Interval literals are similar to timestamp literals and are useful when you want to embed interval values as constants within your code. Interval literals take the following form:
Is the character string representation of the interval. See Interval Conversions for a description of how the two interval datatypes are represented in character form.
Specifies the leading element in the interval.
Specifies the trailing element in the interval.
Unlike the TO_YMINTERVAL and TO_DSINTERVAL functions, interval literals allow you to specify an interval using any sequence of datetime elements from Table 10-2. There are only two restrictions:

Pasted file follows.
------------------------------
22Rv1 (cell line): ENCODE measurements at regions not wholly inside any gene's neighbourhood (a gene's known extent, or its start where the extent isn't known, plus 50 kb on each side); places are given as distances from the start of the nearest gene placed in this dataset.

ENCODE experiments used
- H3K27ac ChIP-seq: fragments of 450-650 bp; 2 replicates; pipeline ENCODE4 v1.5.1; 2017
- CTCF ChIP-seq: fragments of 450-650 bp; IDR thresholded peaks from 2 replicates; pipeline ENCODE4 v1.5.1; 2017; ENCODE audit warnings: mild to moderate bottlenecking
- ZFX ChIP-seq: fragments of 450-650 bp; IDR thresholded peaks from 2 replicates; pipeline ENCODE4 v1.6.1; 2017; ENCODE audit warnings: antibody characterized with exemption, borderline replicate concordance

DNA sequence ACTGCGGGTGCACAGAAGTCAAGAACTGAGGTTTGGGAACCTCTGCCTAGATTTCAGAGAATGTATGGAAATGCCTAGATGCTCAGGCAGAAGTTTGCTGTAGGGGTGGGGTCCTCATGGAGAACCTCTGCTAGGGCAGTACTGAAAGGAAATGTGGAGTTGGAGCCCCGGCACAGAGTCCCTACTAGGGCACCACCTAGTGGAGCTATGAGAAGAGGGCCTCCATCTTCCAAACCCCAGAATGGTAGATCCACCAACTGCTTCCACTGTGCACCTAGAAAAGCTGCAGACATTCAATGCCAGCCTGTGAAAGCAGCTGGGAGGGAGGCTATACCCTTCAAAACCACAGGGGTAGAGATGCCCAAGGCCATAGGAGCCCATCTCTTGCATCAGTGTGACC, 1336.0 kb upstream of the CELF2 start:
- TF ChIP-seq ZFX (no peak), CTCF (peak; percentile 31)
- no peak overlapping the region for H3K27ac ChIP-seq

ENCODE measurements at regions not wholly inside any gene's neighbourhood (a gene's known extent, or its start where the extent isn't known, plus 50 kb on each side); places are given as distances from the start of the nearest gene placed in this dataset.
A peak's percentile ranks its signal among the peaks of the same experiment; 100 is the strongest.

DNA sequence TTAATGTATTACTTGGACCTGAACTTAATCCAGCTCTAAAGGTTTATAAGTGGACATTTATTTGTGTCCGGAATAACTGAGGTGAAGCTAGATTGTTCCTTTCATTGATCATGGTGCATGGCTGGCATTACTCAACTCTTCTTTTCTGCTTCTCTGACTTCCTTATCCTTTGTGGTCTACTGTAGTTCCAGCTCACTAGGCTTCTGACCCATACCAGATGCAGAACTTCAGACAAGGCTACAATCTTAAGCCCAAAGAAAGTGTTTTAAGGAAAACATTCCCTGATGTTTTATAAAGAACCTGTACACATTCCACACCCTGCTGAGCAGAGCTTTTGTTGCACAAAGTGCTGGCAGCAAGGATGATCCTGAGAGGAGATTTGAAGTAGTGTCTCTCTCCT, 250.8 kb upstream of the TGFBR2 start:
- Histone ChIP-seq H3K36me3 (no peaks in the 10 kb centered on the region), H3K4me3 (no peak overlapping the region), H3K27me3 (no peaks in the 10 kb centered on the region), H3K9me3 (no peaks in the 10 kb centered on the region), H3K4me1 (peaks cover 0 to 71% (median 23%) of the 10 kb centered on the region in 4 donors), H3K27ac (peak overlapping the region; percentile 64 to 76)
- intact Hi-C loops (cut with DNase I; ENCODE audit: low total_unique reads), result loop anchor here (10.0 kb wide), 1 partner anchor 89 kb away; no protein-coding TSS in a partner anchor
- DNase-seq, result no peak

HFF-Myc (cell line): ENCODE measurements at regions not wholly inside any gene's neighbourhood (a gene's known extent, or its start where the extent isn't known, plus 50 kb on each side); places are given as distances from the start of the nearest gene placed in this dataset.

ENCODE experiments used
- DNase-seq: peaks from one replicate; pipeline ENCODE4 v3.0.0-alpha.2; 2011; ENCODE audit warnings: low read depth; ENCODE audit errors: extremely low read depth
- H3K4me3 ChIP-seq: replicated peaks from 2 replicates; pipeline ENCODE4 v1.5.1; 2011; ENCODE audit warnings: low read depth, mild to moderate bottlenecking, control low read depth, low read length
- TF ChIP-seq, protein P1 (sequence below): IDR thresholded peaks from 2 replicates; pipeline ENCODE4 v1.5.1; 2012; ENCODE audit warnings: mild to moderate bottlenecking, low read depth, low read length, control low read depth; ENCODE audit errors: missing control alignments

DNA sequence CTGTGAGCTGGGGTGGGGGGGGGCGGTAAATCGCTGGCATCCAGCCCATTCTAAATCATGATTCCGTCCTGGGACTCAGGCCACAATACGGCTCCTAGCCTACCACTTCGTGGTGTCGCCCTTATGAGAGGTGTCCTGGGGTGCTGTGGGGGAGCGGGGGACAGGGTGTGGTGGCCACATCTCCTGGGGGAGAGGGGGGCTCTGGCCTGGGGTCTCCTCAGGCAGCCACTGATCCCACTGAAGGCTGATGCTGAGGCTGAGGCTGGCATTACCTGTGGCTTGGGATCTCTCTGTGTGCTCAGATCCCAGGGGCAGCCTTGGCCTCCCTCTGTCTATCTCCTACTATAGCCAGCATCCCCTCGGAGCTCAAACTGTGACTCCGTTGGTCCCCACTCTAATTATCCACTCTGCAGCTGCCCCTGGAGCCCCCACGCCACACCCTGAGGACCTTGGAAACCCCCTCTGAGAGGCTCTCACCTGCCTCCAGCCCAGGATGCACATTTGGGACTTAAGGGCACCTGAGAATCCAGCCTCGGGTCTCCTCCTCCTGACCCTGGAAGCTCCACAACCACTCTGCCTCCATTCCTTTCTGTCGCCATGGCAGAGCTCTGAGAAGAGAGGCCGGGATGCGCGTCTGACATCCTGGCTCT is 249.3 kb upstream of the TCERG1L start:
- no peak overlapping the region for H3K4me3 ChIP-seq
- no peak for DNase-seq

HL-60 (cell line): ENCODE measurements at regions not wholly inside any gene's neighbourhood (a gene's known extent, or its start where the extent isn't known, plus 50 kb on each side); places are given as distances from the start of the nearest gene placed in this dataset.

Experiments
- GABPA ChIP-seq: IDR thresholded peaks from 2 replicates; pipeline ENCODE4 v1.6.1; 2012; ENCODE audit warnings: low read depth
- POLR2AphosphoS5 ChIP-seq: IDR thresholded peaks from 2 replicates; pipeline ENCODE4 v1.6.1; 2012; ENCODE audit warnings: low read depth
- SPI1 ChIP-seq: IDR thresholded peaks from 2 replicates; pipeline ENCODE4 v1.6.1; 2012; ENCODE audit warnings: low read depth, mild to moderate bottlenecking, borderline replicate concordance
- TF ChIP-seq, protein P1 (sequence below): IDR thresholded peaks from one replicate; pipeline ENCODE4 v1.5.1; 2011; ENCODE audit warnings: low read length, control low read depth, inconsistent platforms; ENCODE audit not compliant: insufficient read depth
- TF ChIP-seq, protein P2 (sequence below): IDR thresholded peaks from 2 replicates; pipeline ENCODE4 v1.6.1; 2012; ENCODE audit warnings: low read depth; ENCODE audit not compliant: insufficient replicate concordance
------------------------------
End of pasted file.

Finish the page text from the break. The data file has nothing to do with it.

You must use a consecutive sequence of elements.
You cannot transition from a month to a day within the same interval.
Following are several valid examples:
DECLARE y2ma INTERVAL YEAR TO MONTH; y2mb INTERVAL YEAR TO MONTH; d2sa INTERVAL DAY TO SECOND; d2sb INTERVAL DAY TO SECOND; BEGIN /* Some YEAR TO MONTH examples */ y2ma := INTERVAL '40-3' YEAR TO MONTH; y2mb := INTERVAL '40' YEAR; /* Some DAY TO SECOND examples */ d2sa := INTERVAL '10 1:02:10.123' DAY TO SECOND; /* Fails in Oracle9i through 11gR2 because of a bug */ --d2sb := INTERVAL '1:02' HOUR TO MINUTE; /* Following are two workarounds for defining intervals, such as HOUR TO MINUTE, that represent only a portion of the DAY TO SECOND range. */ SELECT INTERVAL '1:02' HOUR ...